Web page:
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Female-Driven Comedies

September 14, 2011

Fall television begins soon.  I couldn’t be more excited about the returns of Glee and Storm Chasers.  And, as usual, there are a couple of new shows I have my eye on.  (Or, is it “on which I have my eye?” See my last post. Whomp whomp.)

The New Girl and Whitney are two new female-driven comedies.  The New Girl stars everyone’s favorite doe-eyed beauty, Zooey Deschanel and Whitney stars stand-up comedian Whitney Cummings.  These are two of my favorite funny ladies, and I plan to add both shows to my DVR, but I’m a bit nervous. I want to like these programs.


The New Girl features a broken-hearted, eccentric young woman who needs a new place.  She moves in with three dudes who essentially teach her how to be datable.  Because, clearly, all her idiosyncrasies make her unfeminine and thus impossible to snag a guy. (Heaven forbid.) This show is like a reverse Queer Eye sitcom. Instead of gay men teaching heterosexual men how to be a good partner for their women, these straight men are teaching a heterosexual woman how to be a good girlfriend.  Because women are dolls that can be shaped into men’s fantasies. Duh.  Zooey’s character has so much potential to embrace quirky authenticity, but I get the feeling they’ll follow the Pretty Woman story line.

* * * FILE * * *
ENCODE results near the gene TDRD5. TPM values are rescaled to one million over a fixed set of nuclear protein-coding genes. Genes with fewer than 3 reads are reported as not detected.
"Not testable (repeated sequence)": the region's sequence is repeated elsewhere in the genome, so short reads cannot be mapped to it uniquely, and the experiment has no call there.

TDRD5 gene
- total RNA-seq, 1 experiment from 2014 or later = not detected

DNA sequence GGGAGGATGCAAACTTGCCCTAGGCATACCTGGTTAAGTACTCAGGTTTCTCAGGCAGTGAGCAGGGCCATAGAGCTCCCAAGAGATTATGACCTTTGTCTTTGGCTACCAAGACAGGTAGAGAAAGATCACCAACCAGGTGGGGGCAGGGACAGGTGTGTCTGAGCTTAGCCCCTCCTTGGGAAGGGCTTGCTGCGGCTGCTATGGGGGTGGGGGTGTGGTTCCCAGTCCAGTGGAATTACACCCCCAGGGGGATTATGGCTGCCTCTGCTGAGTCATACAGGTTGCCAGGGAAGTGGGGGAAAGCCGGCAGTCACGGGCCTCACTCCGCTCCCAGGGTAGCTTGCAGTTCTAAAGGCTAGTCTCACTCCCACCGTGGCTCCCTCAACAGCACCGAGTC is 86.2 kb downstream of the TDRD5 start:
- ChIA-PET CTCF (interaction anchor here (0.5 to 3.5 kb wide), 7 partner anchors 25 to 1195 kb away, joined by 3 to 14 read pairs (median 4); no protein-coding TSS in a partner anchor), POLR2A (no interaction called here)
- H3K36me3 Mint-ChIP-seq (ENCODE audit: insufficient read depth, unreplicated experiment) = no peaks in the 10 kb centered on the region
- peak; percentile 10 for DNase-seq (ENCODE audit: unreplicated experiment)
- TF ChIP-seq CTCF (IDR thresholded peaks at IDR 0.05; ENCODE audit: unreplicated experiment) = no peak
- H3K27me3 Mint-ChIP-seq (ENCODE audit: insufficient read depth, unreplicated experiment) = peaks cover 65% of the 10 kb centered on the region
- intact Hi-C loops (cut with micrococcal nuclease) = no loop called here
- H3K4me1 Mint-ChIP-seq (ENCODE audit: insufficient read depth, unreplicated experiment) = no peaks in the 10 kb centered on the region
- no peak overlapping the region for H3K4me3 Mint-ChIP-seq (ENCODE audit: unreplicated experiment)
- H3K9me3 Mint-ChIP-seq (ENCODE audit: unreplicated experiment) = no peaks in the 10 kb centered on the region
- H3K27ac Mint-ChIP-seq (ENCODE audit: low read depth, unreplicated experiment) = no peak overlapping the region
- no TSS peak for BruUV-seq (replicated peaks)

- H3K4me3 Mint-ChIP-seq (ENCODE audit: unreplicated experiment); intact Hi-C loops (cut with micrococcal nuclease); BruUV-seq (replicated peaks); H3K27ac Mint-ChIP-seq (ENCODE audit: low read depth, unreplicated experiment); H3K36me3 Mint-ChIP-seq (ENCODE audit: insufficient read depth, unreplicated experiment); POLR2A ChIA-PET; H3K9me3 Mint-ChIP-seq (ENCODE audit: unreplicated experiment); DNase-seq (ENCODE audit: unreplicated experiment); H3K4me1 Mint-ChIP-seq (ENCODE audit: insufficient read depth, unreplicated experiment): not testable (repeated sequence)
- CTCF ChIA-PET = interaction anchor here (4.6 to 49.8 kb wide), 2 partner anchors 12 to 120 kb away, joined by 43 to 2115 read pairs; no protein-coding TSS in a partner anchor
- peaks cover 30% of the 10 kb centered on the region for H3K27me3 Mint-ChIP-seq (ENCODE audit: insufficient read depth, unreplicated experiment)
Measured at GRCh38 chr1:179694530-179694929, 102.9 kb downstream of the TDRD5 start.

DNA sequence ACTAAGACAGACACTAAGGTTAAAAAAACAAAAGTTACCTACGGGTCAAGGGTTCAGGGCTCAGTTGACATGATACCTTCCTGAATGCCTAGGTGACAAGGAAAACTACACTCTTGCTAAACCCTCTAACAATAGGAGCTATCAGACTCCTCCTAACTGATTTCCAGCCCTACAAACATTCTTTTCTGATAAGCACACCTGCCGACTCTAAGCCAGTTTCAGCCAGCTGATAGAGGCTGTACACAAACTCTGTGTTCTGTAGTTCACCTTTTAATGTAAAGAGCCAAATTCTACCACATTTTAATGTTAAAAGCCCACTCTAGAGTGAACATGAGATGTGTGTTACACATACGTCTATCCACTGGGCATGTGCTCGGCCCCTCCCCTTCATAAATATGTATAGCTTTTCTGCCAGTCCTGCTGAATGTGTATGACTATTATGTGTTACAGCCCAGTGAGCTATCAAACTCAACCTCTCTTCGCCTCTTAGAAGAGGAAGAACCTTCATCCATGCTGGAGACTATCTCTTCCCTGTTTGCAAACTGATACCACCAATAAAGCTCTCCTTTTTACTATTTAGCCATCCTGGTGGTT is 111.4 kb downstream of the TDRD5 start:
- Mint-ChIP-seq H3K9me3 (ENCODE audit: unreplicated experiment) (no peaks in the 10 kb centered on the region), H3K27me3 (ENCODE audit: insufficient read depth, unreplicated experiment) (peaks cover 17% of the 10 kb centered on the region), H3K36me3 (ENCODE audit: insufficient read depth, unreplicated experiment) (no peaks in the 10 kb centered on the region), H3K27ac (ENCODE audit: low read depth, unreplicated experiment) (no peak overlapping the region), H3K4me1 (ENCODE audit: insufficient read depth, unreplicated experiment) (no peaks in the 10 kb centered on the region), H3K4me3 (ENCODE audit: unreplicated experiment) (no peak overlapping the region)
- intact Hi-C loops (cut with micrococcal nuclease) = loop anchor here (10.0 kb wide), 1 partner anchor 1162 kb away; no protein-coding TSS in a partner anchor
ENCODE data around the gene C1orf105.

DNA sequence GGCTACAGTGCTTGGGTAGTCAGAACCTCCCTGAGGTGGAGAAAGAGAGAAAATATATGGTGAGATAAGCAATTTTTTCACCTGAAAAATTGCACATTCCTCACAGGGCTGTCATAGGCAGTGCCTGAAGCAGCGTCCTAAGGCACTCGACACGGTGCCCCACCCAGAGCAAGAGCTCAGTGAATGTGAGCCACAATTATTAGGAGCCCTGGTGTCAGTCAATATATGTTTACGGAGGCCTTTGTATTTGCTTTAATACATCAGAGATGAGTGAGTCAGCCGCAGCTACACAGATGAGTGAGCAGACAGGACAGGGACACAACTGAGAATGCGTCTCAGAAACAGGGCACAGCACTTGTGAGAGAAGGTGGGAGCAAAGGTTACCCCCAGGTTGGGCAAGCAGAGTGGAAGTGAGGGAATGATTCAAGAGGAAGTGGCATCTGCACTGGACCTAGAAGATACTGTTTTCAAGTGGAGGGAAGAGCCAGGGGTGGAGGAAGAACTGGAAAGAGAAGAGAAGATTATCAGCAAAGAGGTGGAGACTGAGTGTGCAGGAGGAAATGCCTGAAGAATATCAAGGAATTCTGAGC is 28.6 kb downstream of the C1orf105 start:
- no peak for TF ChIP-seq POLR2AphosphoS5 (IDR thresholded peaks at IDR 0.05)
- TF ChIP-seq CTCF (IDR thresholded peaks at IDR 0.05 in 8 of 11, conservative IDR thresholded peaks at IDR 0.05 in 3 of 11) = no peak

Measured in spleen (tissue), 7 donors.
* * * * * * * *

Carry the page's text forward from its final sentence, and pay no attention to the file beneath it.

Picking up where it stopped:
I almost hope she ends up a lesbian in the series finale.

Whitney borrows its material from Whitney Cummings’ (admittedly hilarious) stand up comedy routines.  But, though hilarious, her comedy revolves around relationships between men and women.  She has the tendency to essentialize how men and women communicate, often defaulting on gender stereotypes.  Occasionally she offers biting commentary (like how porn stars are popularizing completely bare nether regions which contributes to a creepy fetishization of prepubescent girls, video here), but I worry network primetime won’t allow for these sharp analyses.

Jonathan Gray* notes these two shows are clearly geared towards two different audiences.  He writes:

Deschanel is very much being marketed as cute, adorable, and vulnerable. The relationship between her and her three male minders suggests that, yes, she is the new girl, as the promos make an obvious pitch for male protection … while still trying to hold onto her as identificatory character for women and throwing in several, “oh, men!”-style jokes in the trailer. Turning to Whitney, though the promos certainly sexualize Cummings, they also sell her as loud, abrasive, and in charge. She is the new woman therefore, and she’s being sold to women more than men, with almost all of the humor in the trailer being of the “girlfriend, am I right or am I right?” variety. FOX is hedging its bets, in other words, going for men and women. NBC is going mostly for women, all-in on the one star and all-in on one gender as audience.